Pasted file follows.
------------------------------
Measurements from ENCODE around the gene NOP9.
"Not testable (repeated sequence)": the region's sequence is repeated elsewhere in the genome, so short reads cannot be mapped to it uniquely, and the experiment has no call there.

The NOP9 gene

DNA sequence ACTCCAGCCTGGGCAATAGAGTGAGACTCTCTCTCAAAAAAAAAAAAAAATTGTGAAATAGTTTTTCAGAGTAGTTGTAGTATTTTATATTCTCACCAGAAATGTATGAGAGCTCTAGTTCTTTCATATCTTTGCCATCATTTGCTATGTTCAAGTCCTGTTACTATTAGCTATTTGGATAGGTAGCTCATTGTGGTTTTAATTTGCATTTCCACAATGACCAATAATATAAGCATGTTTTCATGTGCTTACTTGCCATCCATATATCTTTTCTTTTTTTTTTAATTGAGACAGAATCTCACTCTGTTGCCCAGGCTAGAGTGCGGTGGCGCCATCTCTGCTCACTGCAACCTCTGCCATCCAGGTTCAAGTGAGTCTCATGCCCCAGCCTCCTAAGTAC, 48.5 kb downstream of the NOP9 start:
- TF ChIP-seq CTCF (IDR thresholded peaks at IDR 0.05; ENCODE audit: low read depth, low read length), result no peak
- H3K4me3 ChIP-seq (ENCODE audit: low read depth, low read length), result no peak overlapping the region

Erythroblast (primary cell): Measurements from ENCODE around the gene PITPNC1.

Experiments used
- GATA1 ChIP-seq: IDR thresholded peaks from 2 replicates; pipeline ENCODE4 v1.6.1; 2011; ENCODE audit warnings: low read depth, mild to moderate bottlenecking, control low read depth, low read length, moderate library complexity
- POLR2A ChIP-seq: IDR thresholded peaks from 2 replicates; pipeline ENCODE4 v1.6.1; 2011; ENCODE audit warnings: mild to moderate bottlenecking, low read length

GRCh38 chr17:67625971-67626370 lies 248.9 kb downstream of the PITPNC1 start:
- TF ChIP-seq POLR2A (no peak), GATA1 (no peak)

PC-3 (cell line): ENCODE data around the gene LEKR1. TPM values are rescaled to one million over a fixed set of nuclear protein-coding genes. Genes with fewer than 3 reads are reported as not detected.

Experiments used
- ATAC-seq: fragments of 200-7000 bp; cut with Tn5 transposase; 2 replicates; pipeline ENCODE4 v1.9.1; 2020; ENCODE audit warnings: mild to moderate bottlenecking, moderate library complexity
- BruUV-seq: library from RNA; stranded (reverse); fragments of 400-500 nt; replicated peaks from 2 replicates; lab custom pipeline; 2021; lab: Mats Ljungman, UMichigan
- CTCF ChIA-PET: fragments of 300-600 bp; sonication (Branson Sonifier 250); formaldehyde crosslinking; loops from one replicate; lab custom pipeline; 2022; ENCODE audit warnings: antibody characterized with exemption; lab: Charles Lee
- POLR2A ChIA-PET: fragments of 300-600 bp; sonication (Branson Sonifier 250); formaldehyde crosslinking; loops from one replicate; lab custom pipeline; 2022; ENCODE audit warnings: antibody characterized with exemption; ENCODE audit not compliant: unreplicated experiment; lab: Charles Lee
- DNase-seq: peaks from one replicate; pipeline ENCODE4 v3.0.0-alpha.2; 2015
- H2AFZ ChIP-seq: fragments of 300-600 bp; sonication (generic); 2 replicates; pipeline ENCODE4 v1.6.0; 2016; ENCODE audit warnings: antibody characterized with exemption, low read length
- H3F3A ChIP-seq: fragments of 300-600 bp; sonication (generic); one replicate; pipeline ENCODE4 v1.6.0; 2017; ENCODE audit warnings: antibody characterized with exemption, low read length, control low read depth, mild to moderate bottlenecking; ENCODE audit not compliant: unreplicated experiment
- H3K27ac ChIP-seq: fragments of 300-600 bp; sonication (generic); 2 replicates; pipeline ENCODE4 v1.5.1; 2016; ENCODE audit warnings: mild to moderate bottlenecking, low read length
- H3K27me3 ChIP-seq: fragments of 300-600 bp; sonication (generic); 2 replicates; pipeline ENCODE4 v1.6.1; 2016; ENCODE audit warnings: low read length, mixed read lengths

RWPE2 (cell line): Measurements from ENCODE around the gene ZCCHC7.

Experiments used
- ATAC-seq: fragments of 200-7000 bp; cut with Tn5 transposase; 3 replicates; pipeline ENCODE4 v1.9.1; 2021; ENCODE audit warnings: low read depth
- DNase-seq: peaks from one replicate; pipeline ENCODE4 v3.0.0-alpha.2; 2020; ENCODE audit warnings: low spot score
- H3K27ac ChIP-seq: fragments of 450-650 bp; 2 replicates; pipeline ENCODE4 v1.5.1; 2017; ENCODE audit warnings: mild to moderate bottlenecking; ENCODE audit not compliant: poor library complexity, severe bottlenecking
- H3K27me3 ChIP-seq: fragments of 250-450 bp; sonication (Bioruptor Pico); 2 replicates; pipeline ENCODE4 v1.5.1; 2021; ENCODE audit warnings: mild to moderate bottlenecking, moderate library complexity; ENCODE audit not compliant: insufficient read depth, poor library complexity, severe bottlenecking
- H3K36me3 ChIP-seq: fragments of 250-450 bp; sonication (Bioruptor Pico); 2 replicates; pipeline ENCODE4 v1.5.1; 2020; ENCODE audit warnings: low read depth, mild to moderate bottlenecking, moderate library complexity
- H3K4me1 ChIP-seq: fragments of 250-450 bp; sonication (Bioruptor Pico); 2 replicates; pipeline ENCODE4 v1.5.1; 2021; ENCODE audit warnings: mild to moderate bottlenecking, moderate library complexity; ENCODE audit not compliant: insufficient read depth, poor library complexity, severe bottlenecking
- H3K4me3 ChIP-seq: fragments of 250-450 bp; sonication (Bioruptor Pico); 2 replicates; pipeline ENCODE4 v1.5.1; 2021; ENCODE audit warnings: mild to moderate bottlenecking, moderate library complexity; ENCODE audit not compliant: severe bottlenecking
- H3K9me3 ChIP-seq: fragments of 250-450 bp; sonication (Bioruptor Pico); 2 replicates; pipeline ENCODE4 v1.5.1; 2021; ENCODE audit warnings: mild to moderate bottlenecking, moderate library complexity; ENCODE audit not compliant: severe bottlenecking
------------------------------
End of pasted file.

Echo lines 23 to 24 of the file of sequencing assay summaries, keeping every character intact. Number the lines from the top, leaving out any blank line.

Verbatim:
- H3K27me3 ChIP-seq: fragments of 300-600 bp; sonication (generic); 2 replicates; pipeline ENCODE4 v1.6.1; 2016; ENCODE audit warnings: low read length, mixed read lengths

RWPE2 (cell line): Measurements from ENCODE around the gene ZCCHC7.